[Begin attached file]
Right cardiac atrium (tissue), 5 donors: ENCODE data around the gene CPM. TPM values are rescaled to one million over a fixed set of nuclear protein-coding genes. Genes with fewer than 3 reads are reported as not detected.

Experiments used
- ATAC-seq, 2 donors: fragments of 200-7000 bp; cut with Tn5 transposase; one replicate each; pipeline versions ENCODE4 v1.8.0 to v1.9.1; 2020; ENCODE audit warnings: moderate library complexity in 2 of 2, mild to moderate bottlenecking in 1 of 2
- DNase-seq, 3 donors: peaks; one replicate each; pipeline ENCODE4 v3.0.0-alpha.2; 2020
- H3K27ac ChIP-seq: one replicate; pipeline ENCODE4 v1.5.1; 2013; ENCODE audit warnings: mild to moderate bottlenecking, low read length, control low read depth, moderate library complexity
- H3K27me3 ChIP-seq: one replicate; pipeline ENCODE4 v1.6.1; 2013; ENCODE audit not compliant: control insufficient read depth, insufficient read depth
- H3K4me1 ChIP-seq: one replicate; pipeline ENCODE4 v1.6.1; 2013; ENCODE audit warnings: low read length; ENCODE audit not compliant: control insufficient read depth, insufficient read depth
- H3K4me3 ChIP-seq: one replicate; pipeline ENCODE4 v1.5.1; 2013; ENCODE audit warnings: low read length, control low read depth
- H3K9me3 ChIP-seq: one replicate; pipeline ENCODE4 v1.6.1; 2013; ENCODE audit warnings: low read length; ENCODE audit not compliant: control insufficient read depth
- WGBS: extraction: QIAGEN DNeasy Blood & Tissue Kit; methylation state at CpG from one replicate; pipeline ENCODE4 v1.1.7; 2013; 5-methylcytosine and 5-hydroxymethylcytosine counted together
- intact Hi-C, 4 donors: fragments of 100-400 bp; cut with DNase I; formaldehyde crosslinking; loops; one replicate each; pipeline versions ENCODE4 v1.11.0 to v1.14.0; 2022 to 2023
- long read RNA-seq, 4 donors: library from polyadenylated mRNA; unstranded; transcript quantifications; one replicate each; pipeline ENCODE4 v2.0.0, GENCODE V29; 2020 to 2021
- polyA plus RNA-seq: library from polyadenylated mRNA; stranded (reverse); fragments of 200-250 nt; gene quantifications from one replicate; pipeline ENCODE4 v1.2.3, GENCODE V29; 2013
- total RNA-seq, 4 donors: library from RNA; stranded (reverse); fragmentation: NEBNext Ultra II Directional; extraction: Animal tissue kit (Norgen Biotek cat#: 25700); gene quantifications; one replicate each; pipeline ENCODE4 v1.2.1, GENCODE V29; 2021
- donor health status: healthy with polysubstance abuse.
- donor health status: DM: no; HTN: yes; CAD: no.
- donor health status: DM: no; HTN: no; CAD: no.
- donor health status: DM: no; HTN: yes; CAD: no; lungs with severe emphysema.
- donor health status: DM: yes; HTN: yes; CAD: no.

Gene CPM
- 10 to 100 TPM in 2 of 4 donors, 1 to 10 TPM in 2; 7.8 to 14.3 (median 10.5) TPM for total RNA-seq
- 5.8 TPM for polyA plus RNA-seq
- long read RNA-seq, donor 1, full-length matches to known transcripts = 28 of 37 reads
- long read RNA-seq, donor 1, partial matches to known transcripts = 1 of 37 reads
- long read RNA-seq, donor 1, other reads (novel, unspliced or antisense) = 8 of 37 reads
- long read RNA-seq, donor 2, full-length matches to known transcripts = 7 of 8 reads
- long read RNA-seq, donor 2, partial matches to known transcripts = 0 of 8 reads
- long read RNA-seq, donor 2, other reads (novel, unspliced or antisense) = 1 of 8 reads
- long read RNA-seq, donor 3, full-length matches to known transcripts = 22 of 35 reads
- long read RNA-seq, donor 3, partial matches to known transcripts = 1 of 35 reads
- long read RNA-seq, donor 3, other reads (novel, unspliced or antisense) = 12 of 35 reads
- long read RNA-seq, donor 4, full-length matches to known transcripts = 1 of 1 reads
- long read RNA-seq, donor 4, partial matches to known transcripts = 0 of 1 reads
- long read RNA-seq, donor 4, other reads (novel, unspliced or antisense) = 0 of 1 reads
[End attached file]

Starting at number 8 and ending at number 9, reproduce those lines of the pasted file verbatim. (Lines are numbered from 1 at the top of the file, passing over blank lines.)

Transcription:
- H3K4me3 ChIP-seq: one replicate; pipeline ENCODE4 v1.5.1; 2013; ENCODE audit warnings: low read length, control low read depth
- H3K9me3 ChIP-seq: one replicate; pipeline ENCODE4 v1.6.1; 2013; ENCODE audit warnings: low read length; ENCODE audit not compliant: control insufficient read depth